Do The Hustle
Louisville basketball rekindles its spirit and speed just in time
"There are only two great plays,” Adolph Rupp once said. “‘South Pacific’ and put it in the hole.”
Which should eliminate Louisville right off in the NCAA tournament. If the Cardinals were riding in a boat to Tahiti, they couldn’t hit the South Pacific.
On the other hand, a funny thing happened to Louisville last week in New York. The Cardinals dropped a failed patty-cake style that put a premium on shooting, and instead began running the floor like they owned it — sweeping to four victories in four nights in Madison Square Garden to capture the Big East Tournament and stride into the 2012 NCAA Tournament on a roll.
“This is the highest point of our season, and the best place we could be right now,” senior Kyle Kuric told WHAS radio in the happy moments after beating Cincinnati for the tourney title.
Louisville opens NCAA play against Southern Conference champion Davidson Thursday night in Portland, Ore., and by Baron Rupp’s summation should be gone right away. Davidson is one of those put-it-in-the-hole teams, and Louisville is most certainly not. Louisville and coach Rick Pitino have been stung in the tourney before by “mid-major” teams who hit shots, rather than miss them. (Butler, Xavier, Morehead, etc.) But it is unlikely Davidson has seen anything like the heat Louisville can bring. The Deacons just might not get that many shots to hit.
The whole thing is a total turnaround for Louisville, from the gloom and doom of previous weeks at the end of the regular season, in which the team lost four of six games, slowing to a walk most of the time, and shooting like — well, like it couldn’t hit the ocean from a rowboat. Not that the Cards shot that much better in the tourney. They didn’t. But a newfound hustling, pestering, risk-taking full-court press so disrupted its opponents that Louisville could miss two or three, then swipe the ball away for a dunk. Or give it to center Gorgui Dieng, who found a shooting stride to go with his league-best shot blocking.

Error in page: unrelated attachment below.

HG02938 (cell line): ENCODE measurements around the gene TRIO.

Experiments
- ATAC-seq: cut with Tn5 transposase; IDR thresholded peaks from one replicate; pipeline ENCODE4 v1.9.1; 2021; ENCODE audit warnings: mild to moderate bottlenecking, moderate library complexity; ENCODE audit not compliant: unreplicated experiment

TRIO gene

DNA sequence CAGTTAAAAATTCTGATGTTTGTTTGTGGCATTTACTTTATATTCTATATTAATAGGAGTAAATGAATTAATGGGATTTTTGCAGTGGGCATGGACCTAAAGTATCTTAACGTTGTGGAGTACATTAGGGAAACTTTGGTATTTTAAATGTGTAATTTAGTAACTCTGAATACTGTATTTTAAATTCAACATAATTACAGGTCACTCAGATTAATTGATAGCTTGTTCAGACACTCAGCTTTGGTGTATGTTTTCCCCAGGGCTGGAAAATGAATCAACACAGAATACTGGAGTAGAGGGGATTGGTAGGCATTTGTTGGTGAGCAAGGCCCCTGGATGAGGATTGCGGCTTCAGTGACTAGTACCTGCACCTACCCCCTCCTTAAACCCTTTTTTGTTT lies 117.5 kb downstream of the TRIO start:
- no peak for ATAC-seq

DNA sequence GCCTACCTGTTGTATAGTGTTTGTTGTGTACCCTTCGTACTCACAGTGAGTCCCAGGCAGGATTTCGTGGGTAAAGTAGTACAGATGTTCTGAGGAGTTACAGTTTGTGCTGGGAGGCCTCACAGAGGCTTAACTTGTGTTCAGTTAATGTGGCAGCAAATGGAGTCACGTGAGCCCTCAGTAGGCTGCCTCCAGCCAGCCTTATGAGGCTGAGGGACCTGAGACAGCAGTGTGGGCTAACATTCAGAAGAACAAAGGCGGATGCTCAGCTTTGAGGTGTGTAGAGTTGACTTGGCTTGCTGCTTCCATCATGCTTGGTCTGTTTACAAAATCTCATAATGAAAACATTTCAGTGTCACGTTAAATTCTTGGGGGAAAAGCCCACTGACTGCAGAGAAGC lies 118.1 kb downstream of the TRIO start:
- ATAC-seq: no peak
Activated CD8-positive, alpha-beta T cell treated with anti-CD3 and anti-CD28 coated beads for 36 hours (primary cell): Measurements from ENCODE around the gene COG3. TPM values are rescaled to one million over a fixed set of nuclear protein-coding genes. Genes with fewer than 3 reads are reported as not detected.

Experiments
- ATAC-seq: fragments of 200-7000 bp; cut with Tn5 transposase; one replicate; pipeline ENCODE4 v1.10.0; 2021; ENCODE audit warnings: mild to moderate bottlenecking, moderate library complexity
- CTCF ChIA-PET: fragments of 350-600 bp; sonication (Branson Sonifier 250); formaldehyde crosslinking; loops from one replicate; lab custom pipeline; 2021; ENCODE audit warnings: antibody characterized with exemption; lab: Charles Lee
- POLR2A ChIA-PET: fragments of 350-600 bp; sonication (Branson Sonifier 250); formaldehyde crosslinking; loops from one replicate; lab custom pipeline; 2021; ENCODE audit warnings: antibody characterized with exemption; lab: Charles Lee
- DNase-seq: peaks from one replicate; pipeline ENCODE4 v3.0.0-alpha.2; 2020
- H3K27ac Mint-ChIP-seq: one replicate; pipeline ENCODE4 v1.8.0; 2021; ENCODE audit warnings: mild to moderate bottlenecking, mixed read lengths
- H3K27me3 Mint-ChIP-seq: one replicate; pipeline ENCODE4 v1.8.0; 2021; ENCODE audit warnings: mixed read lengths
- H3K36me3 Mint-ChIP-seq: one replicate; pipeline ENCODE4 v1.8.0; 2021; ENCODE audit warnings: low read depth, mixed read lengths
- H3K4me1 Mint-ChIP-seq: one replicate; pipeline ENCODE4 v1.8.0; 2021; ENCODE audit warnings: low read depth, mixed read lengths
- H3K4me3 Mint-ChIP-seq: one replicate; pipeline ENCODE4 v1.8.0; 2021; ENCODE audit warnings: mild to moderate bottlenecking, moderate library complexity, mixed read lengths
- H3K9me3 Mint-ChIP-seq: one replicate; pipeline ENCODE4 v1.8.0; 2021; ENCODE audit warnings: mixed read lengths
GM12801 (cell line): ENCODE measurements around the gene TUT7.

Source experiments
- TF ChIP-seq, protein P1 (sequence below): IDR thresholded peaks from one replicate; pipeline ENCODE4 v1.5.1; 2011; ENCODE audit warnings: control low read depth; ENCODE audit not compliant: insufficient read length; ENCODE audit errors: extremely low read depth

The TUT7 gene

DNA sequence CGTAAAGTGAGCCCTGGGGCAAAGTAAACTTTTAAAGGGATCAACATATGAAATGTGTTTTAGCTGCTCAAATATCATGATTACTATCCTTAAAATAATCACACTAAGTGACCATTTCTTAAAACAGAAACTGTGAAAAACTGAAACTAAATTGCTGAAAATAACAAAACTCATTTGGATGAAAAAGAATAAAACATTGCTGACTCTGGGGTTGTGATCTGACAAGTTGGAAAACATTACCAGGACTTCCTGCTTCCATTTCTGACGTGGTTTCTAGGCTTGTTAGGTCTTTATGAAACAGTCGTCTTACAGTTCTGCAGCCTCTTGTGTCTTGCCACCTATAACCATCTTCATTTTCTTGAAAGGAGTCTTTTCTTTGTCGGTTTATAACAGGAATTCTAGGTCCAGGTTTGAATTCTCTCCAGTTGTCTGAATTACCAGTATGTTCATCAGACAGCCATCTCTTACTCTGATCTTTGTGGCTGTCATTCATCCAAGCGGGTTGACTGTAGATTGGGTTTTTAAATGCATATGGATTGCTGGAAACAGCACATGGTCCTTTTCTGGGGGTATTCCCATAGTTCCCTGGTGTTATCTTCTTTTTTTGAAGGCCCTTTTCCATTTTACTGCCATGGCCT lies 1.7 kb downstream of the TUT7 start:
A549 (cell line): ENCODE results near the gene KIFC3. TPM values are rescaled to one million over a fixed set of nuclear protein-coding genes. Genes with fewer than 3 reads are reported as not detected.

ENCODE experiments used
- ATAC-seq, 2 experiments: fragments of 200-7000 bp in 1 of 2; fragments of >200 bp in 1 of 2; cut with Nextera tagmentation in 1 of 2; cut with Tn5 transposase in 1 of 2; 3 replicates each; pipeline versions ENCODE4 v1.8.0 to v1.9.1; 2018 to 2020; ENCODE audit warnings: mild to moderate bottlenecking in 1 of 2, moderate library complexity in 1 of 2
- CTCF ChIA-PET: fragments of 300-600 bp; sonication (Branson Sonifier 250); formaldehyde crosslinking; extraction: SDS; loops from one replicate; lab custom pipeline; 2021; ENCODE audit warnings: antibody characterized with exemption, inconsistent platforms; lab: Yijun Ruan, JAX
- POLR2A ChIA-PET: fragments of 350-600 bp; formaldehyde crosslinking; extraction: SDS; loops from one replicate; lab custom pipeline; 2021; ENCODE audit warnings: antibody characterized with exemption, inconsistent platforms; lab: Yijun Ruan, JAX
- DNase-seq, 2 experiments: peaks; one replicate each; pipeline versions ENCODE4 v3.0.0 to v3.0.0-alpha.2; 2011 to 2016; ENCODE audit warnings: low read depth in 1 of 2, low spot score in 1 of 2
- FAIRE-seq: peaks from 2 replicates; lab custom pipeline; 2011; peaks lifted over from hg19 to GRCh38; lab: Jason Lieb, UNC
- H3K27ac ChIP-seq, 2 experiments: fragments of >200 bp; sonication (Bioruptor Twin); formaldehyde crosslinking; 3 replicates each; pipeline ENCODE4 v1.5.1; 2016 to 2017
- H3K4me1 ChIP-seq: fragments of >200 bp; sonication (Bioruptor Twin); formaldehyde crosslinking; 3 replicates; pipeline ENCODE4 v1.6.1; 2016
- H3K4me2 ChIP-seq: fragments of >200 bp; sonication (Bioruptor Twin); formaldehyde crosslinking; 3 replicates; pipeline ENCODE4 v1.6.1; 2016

The high-octane gas in Louisville’s fuel mixture has been the play of diminutive guards Peyton Siva and Russ Smith. No rational basketball mind could conceive of winning in a tall league like the Big East with two such tiny guards, plus another small guard, Chris Smith. But the Louisville guards are able to snake the ball away from opponents. If they miss the steal, Louisville has Dieng and Kuric behind them, plus freshman forward Chane Behanan, one of the finest full-court players in college. That includes offensive rebound follow shots. When a team misses as often as Louisville, it helps to have a guy sticking the ball back in.
Russ Smith is the leader in larceny, forever getting his hands inside the dribbler’s operating territory. He’s in there where he shouldn’t be able to touch the ball, but he does, flicking it away to ignite fast breaks, often taking the ball in himself, crossing from right to left in the lane, then getting up some dink-a-loo shot with his right hand — which isn’t orthodox — but who cares?
As one Louisville fan put it: “When any of the Cards does something spectacular, fans cheer and clap like crazy. When Russ Smith does something, they turn to their friend and say, ‘I love that guy.’”
And it is that kind of happy pitch to which Louisville has tuned itself as it enters tournament play.
But one must be realistic. Louisville met only one of the best teams in the Big East in the league tournament: Marquette. The Cards were handled during the season by Syracuse, Georgetown and Kentucky — all taller teams. Georgetown is a good illustration of the problem. When the Hoyas played here, the 12-man traveling roster listed eight players standing 6-foot-8, or better. None under 6 feet. Against the tall teams, Louisville is outsized.